Orewa College iPad plans move ahead
An Auckland school has moved forward with its controversial plan to make expensive tablet devices compulsory for junior pupils by rolling out a training programme for teachers.
In June Orewa College made headlines across the country after telling parents of all Year 9 students that they needed to purchase an iPad 2, which costs between $799 and $1148, or a similar handheld tablet device for their children's lessons next year.
Teachers have been schooled in using the high-tech device by IT organisation Core Education and by other staff members, and have been familiarising themselves with tablet software since last term.
Orewa College Principal Kate Shevland said that training would continue until the end of the year.
Shevland said the training "covered a range of practical aspects" of using the tablet as well as showing teachers how the device would change the "way students submit work and how teachers assign work and respond to work".
"We've had an overwhelming response from teachers the more they get to know the potential of the tablet," she said.
Introducing tablets as compulsory stationery items drew criticism from budget and education advisors who believed it would cause a two-tier education system as many families would struggle to afford it.
One of those critics was labour education spokesperson Sue Moroney who said low-income families were already struggling to pay for school uniforms and basic stationery items.
"I think what we've got to be careful of is that we don't end up with a two-tier education system where we put low-income families in a really embarrassing situation where they can't provide their child with really expensive technology and therefore limit their education," she said at the time.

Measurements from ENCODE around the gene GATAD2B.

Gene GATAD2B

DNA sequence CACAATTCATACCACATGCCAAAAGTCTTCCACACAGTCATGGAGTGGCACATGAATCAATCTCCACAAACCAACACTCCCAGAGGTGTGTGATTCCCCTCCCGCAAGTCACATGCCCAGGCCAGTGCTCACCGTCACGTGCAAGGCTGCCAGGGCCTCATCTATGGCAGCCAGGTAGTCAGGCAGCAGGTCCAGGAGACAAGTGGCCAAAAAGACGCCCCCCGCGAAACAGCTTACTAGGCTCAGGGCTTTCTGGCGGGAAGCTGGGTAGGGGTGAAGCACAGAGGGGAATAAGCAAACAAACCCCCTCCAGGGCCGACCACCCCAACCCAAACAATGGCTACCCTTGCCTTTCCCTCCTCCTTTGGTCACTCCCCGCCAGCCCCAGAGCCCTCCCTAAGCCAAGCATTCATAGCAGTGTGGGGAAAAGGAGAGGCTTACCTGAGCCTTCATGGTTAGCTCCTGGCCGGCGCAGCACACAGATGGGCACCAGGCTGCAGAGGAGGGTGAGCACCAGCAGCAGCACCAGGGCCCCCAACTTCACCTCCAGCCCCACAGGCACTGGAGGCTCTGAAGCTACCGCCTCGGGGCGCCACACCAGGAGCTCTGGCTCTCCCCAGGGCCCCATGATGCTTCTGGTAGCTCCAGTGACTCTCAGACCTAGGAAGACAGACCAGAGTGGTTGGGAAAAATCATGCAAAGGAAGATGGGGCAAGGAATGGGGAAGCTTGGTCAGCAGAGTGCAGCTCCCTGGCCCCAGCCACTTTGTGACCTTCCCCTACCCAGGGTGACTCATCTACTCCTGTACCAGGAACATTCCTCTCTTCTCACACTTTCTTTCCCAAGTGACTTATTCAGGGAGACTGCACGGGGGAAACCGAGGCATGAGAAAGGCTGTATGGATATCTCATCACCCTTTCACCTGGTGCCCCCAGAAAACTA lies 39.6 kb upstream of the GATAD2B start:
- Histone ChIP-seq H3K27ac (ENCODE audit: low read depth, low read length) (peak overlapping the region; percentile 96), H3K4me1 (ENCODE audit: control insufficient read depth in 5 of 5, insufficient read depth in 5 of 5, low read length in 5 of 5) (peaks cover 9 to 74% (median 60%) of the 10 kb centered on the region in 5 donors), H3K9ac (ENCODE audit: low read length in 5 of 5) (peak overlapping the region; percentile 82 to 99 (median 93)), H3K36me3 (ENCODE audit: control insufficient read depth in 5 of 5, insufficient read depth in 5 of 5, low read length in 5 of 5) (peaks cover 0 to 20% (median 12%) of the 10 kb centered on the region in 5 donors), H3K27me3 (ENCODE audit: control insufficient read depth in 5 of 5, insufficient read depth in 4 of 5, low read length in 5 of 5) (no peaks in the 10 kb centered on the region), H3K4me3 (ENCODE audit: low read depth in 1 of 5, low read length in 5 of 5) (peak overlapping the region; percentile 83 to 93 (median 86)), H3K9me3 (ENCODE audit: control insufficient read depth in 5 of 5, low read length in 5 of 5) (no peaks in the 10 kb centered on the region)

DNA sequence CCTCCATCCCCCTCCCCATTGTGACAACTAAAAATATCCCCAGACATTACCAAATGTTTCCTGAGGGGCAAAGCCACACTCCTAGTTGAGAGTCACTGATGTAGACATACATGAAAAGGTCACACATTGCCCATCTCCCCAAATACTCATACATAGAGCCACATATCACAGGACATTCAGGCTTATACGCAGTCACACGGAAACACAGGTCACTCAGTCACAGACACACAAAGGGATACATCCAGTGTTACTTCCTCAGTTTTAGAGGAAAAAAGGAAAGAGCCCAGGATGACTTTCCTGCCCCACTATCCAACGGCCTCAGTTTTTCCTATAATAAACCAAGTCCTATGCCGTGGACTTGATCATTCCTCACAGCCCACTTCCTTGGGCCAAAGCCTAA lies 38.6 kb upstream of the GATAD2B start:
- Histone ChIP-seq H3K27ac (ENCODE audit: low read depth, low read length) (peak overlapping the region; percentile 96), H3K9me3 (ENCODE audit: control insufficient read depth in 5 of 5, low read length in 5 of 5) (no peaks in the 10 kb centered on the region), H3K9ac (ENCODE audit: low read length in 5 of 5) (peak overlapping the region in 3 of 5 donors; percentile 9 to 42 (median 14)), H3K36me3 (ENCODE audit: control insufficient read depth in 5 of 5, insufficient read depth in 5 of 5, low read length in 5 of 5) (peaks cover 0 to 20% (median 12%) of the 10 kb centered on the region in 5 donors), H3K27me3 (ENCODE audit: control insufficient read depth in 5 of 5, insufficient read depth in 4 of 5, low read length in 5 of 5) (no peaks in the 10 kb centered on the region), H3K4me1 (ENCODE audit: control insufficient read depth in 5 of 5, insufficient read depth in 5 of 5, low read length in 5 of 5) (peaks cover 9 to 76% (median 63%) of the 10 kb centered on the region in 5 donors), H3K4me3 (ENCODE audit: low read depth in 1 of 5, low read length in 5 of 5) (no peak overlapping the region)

She added the move would also affect middle-income families who are fighting to stay afloat in the current economic climate.
"The school needs to recognise the financial pressures that are on people. The price of everything is going up faster than expected, and as well as that wages are flatlining," she said.
Her views were backed by Raewyn Fox, the chief executive of New Zealand Federation of Family Budgeting Services, who said some families may forgo essential household items so they could afford the device.
"Parents quite often put their kids' education absolutely first and they will pay for that before paying for food or paying for the power bill or something like that," she said.
But Shevland is adamant parents are on-board with Orewa College's plans.
"We have had a meeting with the parents of the students coming in to Year 9 - many of them are new students, even though our main intake is Year 7 - and we've been through all these issues," she said.
It is not clear when the entire school will have handheld tablets as a compulsory stationery item, but Shevland is already surveying Year 8 students about suitable times to introduce them.
"Obviously we haven't entirely made a decision on that matter, but we're working through the training and seeing what is practical."
Shevland said the introduction of tablets is already changing the education landscape worldwide.
"It enables more personal attention and an individual approach to learning. Students will become more independent, be able to collaborate with peers better and have access to information earlier."